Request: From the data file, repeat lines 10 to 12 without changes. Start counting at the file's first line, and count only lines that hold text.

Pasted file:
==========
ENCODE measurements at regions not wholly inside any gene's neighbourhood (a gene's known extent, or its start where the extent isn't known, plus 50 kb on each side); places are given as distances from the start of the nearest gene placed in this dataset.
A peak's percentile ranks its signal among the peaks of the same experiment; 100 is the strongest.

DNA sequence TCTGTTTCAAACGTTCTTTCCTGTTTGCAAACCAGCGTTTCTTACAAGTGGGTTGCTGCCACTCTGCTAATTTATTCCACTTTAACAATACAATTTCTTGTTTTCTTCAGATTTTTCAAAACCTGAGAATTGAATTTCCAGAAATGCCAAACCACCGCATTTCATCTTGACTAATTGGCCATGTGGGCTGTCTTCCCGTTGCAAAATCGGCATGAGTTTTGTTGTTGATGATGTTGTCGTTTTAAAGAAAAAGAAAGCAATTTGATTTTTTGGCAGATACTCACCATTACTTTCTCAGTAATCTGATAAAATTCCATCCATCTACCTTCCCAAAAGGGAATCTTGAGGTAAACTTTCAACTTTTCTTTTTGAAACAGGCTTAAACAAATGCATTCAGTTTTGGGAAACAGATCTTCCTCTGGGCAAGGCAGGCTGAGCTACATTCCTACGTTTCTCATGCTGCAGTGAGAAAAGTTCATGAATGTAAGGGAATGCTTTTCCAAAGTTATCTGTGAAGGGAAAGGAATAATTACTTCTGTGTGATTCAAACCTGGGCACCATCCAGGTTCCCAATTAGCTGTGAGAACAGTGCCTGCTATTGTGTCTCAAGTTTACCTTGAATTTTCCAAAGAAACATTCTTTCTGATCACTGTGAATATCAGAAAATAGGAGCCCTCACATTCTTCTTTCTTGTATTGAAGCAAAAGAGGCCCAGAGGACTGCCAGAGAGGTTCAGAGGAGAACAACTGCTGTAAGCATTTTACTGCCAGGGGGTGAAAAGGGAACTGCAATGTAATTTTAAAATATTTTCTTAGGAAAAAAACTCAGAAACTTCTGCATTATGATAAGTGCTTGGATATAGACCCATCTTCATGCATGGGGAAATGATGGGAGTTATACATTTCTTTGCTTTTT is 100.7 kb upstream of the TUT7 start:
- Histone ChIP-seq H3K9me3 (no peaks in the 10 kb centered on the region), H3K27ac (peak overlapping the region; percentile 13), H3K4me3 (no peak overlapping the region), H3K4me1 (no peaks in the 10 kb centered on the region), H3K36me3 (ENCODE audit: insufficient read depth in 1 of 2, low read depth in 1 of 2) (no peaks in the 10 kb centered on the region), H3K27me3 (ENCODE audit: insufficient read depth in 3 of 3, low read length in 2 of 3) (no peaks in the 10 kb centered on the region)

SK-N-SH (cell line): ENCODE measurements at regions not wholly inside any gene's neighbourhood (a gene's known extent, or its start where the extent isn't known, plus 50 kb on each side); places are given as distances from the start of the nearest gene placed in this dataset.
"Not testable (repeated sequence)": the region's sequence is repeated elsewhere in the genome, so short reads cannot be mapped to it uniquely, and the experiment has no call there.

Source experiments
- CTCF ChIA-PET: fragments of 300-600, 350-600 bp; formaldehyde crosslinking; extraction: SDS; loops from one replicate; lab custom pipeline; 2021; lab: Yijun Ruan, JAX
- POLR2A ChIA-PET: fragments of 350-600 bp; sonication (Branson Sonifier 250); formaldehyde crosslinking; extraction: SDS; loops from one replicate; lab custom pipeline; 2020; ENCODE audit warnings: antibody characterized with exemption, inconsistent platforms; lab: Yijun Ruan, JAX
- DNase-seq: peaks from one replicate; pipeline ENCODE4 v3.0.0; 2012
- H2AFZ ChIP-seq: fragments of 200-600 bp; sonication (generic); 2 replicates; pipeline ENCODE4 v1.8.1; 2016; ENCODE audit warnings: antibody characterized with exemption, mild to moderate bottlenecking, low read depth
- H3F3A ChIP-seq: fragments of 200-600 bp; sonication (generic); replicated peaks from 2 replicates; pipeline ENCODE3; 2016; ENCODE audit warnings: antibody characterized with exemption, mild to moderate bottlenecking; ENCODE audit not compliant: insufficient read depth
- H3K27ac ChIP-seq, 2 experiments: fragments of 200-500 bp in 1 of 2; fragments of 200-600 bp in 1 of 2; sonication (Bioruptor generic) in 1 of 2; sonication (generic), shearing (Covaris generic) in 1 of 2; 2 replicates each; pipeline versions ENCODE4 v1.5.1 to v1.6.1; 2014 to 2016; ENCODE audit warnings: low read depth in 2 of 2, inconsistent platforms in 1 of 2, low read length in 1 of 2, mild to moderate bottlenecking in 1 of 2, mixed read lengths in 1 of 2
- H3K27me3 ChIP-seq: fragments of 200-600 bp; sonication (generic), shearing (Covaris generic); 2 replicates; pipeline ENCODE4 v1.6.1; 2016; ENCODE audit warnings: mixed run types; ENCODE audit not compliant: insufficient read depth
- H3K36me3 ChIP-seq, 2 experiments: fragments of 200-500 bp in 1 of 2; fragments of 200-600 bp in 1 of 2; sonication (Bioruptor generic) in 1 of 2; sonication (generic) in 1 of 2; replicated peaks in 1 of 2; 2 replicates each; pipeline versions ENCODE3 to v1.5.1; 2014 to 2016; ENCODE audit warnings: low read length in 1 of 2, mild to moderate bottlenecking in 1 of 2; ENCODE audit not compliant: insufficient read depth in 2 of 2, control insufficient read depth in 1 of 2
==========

- DNase-seq: peaks from one replicate; pipeline ENCODE4 v3.0.0; 2012
- H2AFZ ChIP-seq: fragments of 200-600 bp; sonication (generic); 2 replicates; pipeline ENCODE4 v1.8.1; 2016; ENCODE audit warnings: antibody characterized with exemption, mild to moderate bottlenecking, low read depth
- H3F3A ChIP-seq: fragments of 200-600 bp; sonication (generic); replicated peaks from 2 replicates; pipeline ENCODE3; 2016; ENCODE audit warnings: antibody characterized with exemption, mild to moderate bottlenecking; ENCODE audit not compliant: insufficient read depth